— The most important thing in agriculture is safety. Yeah, farmers know that. They believe it. They practice it. But sometimes, when we get busy and stressed, we rush and do things we otherwise wouldn’t. During the busy, stressful planting season, please practice what a farmer at the farm safety meeting told me:
“Slow down and think.”
It was 2009, and I was covering a tour of eastern North Dakota tile drainage sites. Also on the tour was Brad Thykeson, a Portland, N.D., farmer who was considering installing tile drainage on some of his land.
Since then, I’ve talked with him a number of times on several issues. Last summer, I went to his farm to cover an event that helped out-of-state supermarket chain buyers and food bloggers learn more about wheat.
This week, I attended a tile drainage workshop in Grand Forks, N.D. Speakers included Thykeson, who did indeed install tile drainage. He’s quick to stress that he’s no expert on the subject, but he’s learned a thing or three that can be useful to farmers interested in getting started in tile drainage.
The story on the Grand Forks workshop will be in the March 16 issue of Agweek
One of the many interesting things about covering agriculture is surveying the intersection of nutrition, food policy and commodity group influence. View differ, often greatly, on what Americans should eat and what the government should tell them to eat.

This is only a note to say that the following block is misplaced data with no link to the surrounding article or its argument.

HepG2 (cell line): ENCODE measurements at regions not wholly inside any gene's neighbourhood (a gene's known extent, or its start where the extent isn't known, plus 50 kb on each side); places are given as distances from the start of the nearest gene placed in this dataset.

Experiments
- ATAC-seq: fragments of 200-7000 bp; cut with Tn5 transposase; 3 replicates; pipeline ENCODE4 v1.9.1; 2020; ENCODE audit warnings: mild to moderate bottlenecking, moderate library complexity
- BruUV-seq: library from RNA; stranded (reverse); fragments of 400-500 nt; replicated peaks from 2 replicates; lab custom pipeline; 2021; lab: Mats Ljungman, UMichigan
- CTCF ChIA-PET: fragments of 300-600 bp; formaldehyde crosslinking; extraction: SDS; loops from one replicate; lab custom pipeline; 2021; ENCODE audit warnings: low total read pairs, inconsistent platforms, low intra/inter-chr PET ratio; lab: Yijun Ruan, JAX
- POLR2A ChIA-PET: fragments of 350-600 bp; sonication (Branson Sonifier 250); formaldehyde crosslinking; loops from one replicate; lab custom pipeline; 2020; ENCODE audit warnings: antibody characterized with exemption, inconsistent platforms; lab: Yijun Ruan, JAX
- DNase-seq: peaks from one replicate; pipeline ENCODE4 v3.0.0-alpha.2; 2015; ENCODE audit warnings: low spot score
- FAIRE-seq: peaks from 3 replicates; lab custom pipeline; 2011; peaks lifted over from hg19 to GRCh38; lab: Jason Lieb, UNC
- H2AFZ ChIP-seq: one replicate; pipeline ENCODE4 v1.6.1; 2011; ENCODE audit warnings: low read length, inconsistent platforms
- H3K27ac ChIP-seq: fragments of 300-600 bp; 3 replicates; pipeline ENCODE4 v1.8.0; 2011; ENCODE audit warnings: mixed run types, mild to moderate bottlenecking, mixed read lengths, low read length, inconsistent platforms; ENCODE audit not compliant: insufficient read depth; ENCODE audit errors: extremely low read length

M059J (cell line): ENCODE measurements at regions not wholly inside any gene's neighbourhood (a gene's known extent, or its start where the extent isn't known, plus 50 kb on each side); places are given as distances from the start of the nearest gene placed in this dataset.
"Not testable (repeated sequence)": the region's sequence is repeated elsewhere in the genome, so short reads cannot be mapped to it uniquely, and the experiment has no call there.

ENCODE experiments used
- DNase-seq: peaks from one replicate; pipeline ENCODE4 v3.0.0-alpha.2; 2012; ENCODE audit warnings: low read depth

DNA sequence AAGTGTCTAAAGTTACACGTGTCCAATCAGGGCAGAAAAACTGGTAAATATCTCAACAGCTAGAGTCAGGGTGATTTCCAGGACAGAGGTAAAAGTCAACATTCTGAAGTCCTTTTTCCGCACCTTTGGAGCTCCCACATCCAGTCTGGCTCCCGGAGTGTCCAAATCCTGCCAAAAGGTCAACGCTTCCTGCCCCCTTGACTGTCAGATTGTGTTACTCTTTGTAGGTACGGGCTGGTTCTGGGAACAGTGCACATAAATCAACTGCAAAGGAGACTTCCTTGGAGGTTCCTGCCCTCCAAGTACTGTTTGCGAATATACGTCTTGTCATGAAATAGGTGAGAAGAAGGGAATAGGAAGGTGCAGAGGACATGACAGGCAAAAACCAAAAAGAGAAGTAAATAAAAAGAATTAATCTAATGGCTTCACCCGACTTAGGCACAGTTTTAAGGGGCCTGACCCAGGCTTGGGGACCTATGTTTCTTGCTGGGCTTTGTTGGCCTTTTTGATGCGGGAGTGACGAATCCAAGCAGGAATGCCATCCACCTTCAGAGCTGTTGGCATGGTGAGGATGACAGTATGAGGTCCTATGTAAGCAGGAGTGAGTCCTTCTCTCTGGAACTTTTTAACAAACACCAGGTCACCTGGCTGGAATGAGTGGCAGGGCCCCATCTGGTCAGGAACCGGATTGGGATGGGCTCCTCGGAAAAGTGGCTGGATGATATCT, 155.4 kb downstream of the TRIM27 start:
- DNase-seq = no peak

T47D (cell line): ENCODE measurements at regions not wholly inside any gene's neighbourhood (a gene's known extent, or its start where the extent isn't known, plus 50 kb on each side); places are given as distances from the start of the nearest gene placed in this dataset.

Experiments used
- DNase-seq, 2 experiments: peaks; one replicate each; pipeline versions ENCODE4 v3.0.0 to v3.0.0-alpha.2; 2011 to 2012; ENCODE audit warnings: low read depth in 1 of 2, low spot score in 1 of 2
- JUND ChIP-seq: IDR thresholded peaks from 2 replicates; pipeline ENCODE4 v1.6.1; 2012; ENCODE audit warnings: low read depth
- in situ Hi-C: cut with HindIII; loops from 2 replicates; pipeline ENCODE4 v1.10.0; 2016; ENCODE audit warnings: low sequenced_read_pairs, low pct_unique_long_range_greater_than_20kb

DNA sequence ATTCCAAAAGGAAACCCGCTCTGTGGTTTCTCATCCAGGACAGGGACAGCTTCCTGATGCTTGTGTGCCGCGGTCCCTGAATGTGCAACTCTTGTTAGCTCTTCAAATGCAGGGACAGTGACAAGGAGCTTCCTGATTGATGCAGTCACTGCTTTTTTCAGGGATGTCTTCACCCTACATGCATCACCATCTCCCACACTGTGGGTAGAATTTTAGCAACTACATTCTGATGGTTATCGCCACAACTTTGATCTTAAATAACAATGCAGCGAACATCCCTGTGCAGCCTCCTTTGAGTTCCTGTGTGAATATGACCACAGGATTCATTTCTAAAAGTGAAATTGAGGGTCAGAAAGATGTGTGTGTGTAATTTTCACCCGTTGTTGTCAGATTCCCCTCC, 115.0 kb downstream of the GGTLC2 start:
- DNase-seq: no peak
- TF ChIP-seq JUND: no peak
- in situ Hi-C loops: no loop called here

Case in point: the recently issued 2015 Dietary Guidelines Advisory Committee recommendations. Developed by an advisory panel of experts from universities and nutrition organizations across the nation, the recommendations will help to set nutritional standards for state and federal programs such as school lunches, food stamps, and programs benefiting children and pregnant women.
This will be the first such update of federal food policy in five years, and it’s a big deal.
We’re still in the early stages of a 45-day public comment period — and some commodity groups are doing plenty of commenting about what they see as flaws and shortcomings in the recommendations.
If you’re planning to submit comments, drop me a line and let me know what’s on your mind.
Until recently, I hadn’t heard of PLOS ONE, the peer-reviewed, open-access online publication from the San Francisco-based Public Library of Science. But I came across it in researching articles on GM crops and wolf control efforts, and I’ve found it to to be both useful and influential
Its work includes a collection of essays and studies examining the crucial issue of “How Will We Feed the World?” I’ve glanced over some of the information and found it to be interesting stuff. One essay, for example, addresses “the common logical fallacy that anything natural is good, and that anything unnatural is bad, and addresses the misconception that GM, as a technique, is specifically and generically different from other crop improvement techniques.”
Maybe you agree with that assessment. Maybe you don’t. Either way, the issue is critically important.
Check out the collection — and the publication itself — at www.plosone,org.
It’s one of the most famous scenes from one of the most famous episodes (“The Trouble with Tribbles”) of the original and best Star Trek series.